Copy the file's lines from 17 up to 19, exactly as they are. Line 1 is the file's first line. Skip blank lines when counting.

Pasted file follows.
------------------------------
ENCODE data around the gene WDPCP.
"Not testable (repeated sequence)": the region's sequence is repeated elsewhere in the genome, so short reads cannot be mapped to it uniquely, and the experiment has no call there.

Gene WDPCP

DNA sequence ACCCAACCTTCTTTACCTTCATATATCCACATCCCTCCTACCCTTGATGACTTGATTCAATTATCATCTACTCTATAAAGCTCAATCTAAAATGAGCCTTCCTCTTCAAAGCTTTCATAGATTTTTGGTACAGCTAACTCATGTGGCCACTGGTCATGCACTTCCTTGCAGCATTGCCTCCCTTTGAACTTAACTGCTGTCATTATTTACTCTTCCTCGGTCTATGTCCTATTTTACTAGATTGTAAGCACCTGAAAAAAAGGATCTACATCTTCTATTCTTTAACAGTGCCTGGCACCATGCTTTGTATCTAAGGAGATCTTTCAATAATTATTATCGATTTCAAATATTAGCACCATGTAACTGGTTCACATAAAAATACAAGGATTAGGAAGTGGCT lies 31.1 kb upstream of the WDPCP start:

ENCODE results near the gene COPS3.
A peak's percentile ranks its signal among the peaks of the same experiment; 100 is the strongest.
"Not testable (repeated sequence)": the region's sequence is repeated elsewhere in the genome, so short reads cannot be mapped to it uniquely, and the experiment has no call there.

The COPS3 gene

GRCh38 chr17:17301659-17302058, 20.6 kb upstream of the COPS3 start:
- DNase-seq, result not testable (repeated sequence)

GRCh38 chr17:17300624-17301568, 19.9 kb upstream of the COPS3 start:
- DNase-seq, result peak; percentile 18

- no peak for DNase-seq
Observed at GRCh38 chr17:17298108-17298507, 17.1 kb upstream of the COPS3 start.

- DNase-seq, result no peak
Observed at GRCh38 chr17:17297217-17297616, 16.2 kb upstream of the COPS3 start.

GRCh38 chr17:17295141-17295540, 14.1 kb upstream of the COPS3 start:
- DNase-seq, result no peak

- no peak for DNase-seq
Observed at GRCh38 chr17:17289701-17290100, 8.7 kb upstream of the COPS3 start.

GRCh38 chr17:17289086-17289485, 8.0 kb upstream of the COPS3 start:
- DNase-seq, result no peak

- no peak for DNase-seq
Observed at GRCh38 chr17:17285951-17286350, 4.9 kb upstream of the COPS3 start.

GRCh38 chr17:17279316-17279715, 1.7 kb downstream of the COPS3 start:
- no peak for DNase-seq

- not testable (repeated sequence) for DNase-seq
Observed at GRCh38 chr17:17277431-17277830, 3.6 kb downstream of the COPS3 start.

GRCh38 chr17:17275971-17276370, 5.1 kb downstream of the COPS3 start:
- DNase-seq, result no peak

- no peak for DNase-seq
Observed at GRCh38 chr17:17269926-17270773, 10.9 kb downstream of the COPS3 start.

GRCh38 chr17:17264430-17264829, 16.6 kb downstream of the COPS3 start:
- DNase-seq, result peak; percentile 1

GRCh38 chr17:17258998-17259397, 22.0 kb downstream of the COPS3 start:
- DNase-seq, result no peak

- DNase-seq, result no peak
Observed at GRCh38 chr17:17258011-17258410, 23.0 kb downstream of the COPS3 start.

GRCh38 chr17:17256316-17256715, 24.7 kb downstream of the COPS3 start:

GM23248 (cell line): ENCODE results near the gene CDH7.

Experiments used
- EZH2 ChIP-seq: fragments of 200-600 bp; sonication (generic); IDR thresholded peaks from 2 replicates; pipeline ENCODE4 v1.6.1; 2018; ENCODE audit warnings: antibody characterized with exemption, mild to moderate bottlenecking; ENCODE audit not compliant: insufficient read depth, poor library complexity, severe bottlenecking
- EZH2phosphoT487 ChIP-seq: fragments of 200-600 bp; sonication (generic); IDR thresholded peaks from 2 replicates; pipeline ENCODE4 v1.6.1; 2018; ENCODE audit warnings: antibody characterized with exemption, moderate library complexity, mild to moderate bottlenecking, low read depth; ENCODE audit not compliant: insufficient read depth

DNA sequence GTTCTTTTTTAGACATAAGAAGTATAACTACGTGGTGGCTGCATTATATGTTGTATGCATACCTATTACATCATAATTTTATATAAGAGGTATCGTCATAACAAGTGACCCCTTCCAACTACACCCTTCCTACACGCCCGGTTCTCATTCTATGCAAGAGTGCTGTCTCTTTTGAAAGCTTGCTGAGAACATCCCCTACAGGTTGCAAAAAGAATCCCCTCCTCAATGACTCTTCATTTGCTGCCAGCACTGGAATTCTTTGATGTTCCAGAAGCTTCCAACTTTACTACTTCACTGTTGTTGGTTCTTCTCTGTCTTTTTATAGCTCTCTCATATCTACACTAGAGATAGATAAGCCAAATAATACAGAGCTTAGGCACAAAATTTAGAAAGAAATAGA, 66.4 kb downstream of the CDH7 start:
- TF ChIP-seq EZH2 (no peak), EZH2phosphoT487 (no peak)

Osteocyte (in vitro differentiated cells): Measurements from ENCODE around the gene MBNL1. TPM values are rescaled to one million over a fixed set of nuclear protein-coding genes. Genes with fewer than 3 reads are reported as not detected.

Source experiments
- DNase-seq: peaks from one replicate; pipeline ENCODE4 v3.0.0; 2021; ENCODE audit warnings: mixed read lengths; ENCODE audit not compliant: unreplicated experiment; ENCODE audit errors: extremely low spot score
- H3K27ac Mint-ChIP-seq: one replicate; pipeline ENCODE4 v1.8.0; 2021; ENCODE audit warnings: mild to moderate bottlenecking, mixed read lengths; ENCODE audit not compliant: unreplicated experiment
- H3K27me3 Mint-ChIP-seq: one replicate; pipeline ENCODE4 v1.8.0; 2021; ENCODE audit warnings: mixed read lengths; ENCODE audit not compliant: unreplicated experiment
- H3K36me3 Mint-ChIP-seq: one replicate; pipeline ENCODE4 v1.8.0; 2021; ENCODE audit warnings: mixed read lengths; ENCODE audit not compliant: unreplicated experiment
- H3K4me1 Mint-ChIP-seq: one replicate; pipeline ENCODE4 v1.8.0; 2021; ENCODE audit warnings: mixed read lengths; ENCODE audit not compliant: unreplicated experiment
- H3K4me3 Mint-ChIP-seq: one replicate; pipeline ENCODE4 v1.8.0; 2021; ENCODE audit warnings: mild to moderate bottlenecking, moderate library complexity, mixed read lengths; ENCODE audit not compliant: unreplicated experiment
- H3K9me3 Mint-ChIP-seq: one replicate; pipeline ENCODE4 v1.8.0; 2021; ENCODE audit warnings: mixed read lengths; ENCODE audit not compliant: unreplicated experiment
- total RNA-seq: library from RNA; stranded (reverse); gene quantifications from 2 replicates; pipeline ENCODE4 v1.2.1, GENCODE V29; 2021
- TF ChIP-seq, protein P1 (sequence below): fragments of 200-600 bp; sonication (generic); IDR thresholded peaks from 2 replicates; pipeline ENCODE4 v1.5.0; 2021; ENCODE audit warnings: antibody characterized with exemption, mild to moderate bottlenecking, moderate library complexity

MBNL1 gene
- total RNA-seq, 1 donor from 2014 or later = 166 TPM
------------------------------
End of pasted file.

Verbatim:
GRCh38 chr17:17295141-17295540, 14.1 kb upstream of the COPS3 start:
- DNase-seq, result no peak

- no peak for DNase-seq